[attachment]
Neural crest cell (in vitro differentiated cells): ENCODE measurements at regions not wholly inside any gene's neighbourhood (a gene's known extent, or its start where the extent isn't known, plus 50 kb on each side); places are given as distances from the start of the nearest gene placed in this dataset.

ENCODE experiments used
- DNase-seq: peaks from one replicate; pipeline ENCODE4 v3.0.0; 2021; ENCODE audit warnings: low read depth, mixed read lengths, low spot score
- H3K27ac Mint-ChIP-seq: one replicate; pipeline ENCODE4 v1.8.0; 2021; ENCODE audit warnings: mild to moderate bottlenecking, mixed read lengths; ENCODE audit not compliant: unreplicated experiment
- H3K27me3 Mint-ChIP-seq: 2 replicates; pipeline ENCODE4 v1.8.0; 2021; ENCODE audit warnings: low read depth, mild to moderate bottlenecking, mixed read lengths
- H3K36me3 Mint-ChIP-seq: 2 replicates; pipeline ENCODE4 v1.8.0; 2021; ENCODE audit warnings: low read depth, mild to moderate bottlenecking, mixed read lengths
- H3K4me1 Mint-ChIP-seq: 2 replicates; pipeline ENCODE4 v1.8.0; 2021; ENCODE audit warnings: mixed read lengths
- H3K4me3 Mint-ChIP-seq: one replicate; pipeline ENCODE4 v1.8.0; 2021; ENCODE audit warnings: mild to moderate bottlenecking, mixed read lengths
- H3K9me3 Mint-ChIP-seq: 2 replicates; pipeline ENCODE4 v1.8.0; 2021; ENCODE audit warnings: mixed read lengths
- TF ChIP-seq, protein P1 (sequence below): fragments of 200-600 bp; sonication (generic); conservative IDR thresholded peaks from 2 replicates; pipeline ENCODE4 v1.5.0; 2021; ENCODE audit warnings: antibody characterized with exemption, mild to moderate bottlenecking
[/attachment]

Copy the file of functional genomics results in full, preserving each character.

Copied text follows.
Neural crest cell (in vitro differentiated cells): ENCODE measurements at regions not wholly inside any gene's neighbourhood (a gene's known extent, or its start where the extent isn't known, plus 50 kb on each side); places are given as distances from the start of the nearest gene placed in this dataset.

ENCODE experiments used
- DNase-seq: peaks from one replicate; pipeline ENCODE4 v3.0.0; 2021; ENCODE audit warnings: low read depth, mixed read lengths, low spot score
- H3K27ac Mint-ChIP-seq: one replicate; pipeline ENCODE4 v1.8.0; 2021; ENCODE audit warnings: mild to moderate bottlenecking, mixed read lengths; ENCODE audit not compliant: unreplicated experiment
- H3K27me3 Mint-ChIP-seq: 2 replicates; pipeline ENCODE4 v1.8.0; 2021; ENCODE audit warnings: low read depth, mild to moderate bottlenecking, mixed read lengths
- H3K36me3 Mint-ChIP-seq: 2 replicates; pipeline ENCODE4 v1.8.0; 2021; ENCODE audit warnings: low read depth, mild to moderate bottlenecking, mixed read lengths
- H3K4me1 Mint-ChIP-seq: 2 replicates; pipeline ENCODE4 v1.8.0; 2021; ENCODE audit warnings: mixed read lengths
- H3K4me3 Mint-ChIP-seq: one replicate; pipeline ENCODE4 v1.8.0; 2021; ENCODE audit warnings: mild to moderate bottlenecking, mixed read lengths
- H3K9me3 Mint-ChIP-seq: 2 replicates; pipeline ENCODE4 v1.8.0; 2021; ENCODE audit warnings: mixed read lengths
- TF ChIP-seq, protein P1 (sequence below): fragments of 200-600 bp; sonication (generic); conservative IDR thresholded peaks from 2 replicates; pipeline ENCODE4 v1.5.0; 2021; ENCODE audit warnings: antibody characterized with exemption, mild to moderate bottlenecking